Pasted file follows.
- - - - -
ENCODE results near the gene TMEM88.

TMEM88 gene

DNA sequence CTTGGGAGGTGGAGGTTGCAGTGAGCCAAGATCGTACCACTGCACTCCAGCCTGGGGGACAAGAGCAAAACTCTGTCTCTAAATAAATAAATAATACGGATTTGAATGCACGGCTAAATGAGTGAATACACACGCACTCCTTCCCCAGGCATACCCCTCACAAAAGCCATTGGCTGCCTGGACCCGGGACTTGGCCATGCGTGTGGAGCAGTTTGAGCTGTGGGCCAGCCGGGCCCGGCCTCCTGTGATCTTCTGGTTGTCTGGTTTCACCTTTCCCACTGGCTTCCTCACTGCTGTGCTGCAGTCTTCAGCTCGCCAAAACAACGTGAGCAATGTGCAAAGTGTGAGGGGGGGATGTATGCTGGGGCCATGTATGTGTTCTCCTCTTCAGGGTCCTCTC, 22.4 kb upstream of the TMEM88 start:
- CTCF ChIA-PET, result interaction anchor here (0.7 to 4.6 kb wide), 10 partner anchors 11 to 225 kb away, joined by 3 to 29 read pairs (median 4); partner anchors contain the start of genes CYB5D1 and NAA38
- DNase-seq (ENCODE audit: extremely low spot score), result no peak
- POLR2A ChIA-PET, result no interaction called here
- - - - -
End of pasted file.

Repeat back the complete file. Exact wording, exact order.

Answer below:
ENCODE results near the gene TMEM88.

TMEM88 gene

DNA sequence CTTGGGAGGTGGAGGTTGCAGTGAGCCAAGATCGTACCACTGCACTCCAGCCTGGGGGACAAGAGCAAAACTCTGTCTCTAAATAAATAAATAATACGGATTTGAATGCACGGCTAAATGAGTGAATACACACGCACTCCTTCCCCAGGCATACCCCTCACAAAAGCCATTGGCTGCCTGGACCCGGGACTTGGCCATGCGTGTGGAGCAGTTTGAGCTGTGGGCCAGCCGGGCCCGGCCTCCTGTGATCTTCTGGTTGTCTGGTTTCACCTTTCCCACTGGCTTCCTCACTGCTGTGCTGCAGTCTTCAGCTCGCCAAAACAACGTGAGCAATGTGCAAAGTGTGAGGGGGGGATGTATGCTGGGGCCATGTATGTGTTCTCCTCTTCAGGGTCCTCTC, 22.4 kb upstream of the TMEM88 start:
- CTCF ChIA-PET, result interaction anchor here (0.7 to 4.6 kb wide), 10 partner anchors 11 to 225 kb away, joined by 3 to 29 read pairs (median 4); partner anchors contain the start of genes CYB5D1 and NAA38
- DNase-seq (ENCODE audit: extremely low spot score), result no peak
- POLR2A ChIA-PET, result no interaction called here